1. Grand Prismatic Spring, Wyoming, USA
Grand Prismatic Hot Spring is the largest hot spring in the US. It’s incredible colors are a result microbes from pollution, similar to Yellowstone’s pools.
2. Tianzi Mountain, China
These columns were formed underwater around 380 million years ago. The flow destroyed the surrounding sandstone, leaving only the stone pillars.
3. Danakil Depression, Ethiopia
This basin is located in one of the hottest places on earth and it’s landscape reflects that. That landscape is the result of two active volcanoes, which have formed lava lakes, geysers, acid ponds and vast mounds of sulfur and salt.
4. Lençóis Maranhenses National Park, Brazil
While the landscape says desert, the giant puddle of water says otherwise. Surprisingly, this area is subject to a large rainfall. The puddles that it creates can be various colors, depending on the rock beneath.
5. Fly Geyser, Nevada
The Fly Geyser was accidentally created after a well was drilled and left uncapped. Minerals and algae quickly started to rise from the geyser and accumulated to form this alien mound.
6. Eye of the Sahara, Mauritania
The Richat Structure, also known as the Eye of the Sahara, is so large that it can be seen from space. It was initially believed to have been created from a meteorite impact, but is not believed to have been created when a deeply eroded dome collapsed.
7. Chocolate Hills, Bohol, Philippines
Incredibly, the Chocolate Hills contain 1,776 hills packed into an area of just 20 square miles.
8. ‘Door to Hell,’ Turkmenistan
The Door to Hell is a natural gas fire which has been burning continuously since it was lit by Soviet petroleum engineers in 1971 and is fed by the rich natural gas deposits in the area.
9. Salar de Uyuni, Bolivia
During the rainy season, Salar de Uyuni, which is the world’s largest salt flat, becomes completely reflective. So much so that it is used to calibrate satellites.
10. The Twelve Apostles, Victoria, Australia
The apostles are columns of hard rock that have survived thousands of years of coastal erosion. Now, according to local legend, they look over the beach and each have individual names.
11. Zhangye Danxia National Geological Park, China
These amazing colors are the result of over 24 million years of erosion.
12. Socotra, Yemen
Amazingly, one third the bizarre plant life on this island is found exclusively there. One of the more interesting items is the dragon blood tree, which resembles an umbrella.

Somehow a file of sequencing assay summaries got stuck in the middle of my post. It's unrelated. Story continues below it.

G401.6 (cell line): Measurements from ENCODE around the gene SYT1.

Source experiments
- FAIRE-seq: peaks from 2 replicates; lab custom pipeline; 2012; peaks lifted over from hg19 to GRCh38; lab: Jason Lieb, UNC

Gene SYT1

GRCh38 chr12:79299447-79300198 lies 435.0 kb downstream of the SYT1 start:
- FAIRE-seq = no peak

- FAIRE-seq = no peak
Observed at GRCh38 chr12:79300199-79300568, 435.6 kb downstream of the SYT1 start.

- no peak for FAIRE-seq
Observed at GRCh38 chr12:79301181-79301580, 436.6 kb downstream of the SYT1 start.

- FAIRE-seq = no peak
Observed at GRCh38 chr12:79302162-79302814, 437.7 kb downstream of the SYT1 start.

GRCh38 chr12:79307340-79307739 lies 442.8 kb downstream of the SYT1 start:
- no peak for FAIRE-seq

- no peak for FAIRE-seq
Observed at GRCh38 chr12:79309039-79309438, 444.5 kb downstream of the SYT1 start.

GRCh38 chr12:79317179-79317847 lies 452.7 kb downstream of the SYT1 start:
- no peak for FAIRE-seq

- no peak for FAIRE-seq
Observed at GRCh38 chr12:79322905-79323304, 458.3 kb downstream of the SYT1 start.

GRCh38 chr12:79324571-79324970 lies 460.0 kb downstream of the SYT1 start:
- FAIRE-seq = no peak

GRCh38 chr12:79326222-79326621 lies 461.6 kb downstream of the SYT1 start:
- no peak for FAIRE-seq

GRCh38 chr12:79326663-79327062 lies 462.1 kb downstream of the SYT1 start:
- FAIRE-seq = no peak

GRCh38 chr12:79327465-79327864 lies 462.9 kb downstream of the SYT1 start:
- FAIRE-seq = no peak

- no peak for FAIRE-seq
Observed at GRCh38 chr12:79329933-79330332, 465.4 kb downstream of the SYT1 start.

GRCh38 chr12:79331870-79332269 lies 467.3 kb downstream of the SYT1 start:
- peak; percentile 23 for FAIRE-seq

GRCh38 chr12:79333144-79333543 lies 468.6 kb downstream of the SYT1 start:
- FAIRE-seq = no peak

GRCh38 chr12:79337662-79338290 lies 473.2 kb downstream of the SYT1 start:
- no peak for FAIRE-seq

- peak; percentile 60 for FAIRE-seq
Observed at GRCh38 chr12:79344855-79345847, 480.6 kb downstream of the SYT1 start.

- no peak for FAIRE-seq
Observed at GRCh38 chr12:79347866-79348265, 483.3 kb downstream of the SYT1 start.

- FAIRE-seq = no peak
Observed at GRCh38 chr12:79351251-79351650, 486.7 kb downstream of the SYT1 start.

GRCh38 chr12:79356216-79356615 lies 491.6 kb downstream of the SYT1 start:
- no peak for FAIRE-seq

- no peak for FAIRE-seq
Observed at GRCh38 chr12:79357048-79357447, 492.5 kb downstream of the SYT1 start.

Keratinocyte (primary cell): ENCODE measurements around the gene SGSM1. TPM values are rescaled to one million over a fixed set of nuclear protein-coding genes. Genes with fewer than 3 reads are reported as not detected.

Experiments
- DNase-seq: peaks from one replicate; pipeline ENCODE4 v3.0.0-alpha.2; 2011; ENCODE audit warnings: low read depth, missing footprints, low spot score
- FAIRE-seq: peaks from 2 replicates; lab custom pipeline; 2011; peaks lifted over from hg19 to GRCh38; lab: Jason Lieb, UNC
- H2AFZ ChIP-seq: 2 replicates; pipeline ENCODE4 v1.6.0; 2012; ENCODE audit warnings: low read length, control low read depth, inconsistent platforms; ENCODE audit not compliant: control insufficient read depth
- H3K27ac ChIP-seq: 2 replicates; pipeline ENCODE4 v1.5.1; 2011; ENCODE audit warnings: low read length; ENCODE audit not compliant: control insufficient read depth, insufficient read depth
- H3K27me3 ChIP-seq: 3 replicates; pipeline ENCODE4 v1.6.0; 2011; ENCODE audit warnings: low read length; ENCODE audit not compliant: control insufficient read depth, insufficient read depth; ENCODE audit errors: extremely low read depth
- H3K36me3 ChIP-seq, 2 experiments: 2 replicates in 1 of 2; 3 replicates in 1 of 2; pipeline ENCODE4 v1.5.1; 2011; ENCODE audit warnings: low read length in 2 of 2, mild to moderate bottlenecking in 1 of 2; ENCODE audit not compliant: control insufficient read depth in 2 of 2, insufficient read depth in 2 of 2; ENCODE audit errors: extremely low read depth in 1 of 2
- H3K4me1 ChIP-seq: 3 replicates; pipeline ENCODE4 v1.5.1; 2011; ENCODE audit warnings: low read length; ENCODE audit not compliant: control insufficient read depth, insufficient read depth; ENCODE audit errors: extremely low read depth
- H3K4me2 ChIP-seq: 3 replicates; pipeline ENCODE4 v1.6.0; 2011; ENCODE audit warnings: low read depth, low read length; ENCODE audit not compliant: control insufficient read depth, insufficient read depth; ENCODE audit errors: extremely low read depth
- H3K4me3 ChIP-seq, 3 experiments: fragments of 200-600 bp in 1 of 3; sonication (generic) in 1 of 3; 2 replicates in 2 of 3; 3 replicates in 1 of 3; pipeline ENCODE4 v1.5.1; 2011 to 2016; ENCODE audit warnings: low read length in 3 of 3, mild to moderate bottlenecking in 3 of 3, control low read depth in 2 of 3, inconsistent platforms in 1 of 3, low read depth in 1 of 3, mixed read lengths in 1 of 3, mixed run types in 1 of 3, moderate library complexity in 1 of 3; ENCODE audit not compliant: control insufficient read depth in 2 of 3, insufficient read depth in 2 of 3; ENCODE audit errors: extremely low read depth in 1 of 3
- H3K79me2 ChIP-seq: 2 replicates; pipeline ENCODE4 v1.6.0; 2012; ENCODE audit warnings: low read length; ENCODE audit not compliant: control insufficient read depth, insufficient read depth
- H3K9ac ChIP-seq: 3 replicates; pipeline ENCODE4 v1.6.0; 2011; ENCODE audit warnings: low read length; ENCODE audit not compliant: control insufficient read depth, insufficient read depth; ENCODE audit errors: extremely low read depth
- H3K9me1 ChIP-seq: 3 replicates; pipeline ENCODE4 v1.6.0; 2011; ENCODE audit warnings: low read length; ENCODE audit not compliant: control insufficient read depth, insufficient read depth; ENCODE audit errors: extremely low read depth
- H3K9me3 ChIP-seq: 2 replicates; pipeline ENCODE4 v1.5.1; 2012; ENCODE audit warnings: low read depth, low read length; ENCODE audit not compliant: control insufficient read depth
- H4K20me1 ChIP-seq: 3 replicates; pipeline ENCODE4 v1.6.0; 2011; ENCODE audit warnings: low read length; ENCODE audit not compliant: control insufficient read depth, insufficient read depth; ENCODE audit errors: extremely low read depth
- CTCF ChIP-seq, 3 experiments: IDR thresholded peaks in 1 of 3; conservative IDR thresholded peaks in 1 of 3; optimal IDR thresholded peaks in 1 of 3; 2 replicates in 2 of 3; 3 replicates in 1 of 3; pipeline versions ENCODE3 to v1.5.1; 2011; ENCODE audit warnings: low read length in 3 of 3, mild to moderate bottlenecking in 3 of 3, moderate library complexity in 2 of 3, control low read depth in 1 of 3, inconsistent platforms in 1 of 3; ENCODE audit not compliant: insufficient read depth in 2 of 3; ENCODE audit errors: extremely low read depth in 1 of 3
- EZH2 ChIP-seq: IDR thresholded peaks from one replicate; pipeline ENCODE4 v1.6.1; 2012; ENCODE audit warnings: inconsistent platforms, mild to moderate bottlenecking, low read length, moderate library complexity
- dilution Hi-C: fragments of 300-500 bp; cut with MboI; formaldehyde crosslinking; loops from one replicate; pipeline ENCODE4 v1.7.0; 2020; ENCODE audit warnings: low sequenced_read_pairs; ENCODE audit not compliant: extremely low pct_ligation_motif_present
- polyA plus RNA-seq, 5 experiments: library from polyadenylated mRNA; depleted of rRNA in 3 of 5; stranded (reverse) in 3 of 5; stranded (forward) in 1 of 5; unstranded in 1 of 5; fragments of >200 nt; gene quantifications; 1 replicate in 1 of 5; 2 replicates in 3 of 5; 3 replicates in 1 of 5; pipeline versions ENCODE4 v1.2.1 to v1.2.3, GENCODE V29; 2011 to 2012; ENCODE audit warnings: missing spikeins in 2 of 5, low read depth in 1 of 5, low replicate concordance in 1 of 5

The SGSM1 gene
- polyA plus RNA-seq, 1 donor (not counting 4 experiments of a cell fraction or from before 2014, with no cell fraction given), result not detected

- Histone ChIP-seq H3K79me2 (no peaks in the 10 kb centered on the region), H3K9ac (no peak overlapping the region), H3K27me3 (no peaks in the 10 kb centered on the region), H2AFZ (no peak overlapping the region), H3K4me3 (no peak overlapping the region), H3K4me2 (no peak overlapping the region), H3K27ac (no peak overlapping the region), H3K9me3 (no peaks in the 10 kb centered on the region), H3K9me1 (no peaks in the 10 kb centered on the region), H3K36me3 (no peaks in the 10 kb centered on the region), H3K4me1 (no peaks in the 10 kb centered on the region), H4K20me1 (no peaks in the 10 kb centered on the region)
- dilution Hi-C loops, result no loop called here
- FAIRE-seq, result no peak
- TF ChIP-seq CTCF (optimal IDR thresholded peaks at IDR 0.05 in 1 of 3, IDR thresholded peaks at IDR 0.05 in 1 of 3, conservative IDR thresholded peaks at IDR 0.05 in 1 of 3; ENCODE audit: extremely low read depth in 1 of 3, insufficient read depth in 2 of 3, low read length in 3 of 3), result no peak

13. The Wave, Arizona, United States
This Jurassic-age Navajo Sandstone rock formation looks so incredible after 190 million years of erosion by wind and rain.
14. The Marble Cathedral, Patagonia, Argentina and Chile
This rock sits in the middle of General Carrera Lake, whose waves have smashed against the rock for the past 6,000 years. Erosion has created something that looks almost artificial.
15. Koekohe Beach, New Zealand
The spherical Moreaki boulders dominate this beach. Scientists say that they are calcite concretions formed under immense pressure over 65 million years and exposed by coastal erosion, but local legend states that they are eel baskets washed up from enormous canoes.
16. Pamukkale, Turkey
These pools were once used by the Romans as hot tubs. The terraces and pools of Pamukkale were created by the mineral water flowing from hot springs that fill them, and over time the minerals clung to the landscape, creating a magnificent spot for an evening soak.
17. Nishino-shima, Japan
This tiny island is one of the youngest places on Earth. At only a year old, this piece of land in the Pacific Ocean was created when an underwater volcano erupted and the magma was cooled by the ocean. As you can see from the smoke, the volcano is still going and the island continues to expand.
18. Red Beach, Panjin, China
This alkali-tolerant seaweed is unique to this area, creating an incredible landscape that looks like a giant field of red wheat.
19. Champagne Pool, Rotorua, New Zealand
This 900 year old hot spring is the result of a hydrothermal eruption. It contains a mixture of carbon dioxide and arsenic, making it bubble like a glass of sparkling wine.
20. Devil’s Tower, Wyoming, USA
Magma exploded through the surface of the Earth here, and over millions of years the magma continued to spill out and then cool, forming this impressive structure.
21. Kelimutu Crater Lakes, Flores Island, Indonesia
These 3 lakes each have different colors and different names. The westernmost lake is called the Lake of Old People and is usually a vibrant blue because of a concoction of minerals found in the volcanic rock. The other two are called the Lake of Young Men and Maidens and The Bewitched Lake, which are typically green and red, respectively.
22. Avenue of the Baobabs, Madagascar
These ‘upside down trees’ are located in western Madagascar. Tourists flock to this famed road, which lies in a protected zone, where the baobab tree often reaches a height of up to 80 feet tall.
23. White Desert, Egypt
This desert in the Farafra Depression is surreal with its white, windblown and eroded rock dotting the landscape.
24. Shilin Stone Forest, China
These limestone formations are believed to be more than 270 million years old and create a forest made of stone.
25. Tunnel of Love, Ukraine
Trains traveling this line for decades caused the trees to form into this picturesque tunnel hugging the tracks.